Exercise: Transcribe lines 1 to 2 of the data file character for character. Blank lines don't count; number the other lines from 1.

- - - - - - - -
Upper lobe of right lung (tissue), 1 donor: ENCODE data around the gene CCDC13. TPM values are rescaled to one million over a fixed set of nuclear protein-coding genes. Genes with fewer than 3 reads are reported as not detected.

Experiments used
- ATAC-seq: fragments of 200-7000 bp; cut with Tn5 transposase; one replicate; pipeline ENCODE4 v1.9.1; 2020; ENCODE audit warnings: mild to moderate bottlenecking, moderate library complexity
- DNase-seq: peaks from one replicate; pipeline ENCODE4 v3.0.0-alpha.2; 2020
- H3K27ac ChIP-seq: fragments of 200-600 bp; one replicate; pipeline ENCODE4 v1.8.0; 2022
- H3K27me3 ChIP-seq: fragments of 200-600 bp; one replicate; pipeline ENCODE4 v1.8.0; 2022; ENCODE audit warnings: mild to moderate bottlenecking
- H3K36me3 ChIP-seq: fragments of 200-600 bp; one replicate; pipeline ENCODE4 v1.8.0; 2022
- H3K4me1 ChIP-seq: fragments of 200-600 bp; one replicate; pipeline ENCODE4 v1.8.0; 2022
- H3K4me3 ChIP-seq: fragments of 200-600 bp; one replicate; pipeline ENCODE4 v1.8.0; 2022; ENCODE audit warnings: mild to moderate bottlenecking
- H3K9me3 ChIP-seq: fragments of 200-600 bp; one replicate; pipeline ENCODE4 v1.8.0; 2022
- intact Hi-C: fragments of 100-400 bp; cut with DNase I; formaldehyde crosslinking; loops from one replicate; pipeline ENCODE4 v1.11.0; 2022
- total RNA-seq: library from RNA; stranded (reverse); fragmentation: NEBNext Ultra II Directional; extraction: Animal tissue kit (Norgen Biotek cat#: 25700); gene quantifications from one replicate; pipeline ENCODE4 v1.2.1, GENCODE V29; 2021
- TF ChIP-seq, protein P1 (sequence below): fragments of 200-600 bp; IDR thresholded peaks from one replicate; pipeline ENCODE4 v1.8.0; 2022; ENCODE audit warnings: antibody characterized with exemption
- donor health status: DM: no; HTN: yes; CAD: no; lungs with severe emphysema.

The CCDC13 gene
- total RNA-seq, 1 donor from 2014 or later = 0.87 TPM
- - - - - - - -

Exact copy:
Upper lobe of right lung (tissue), 1 donor: ENCODE data around the gene CCDC13. TPM values are rescaled to one million over a fixed set of nuclear protein-coding genes. Genes with fewer than 3 reads are reported as not detected.

Experiments used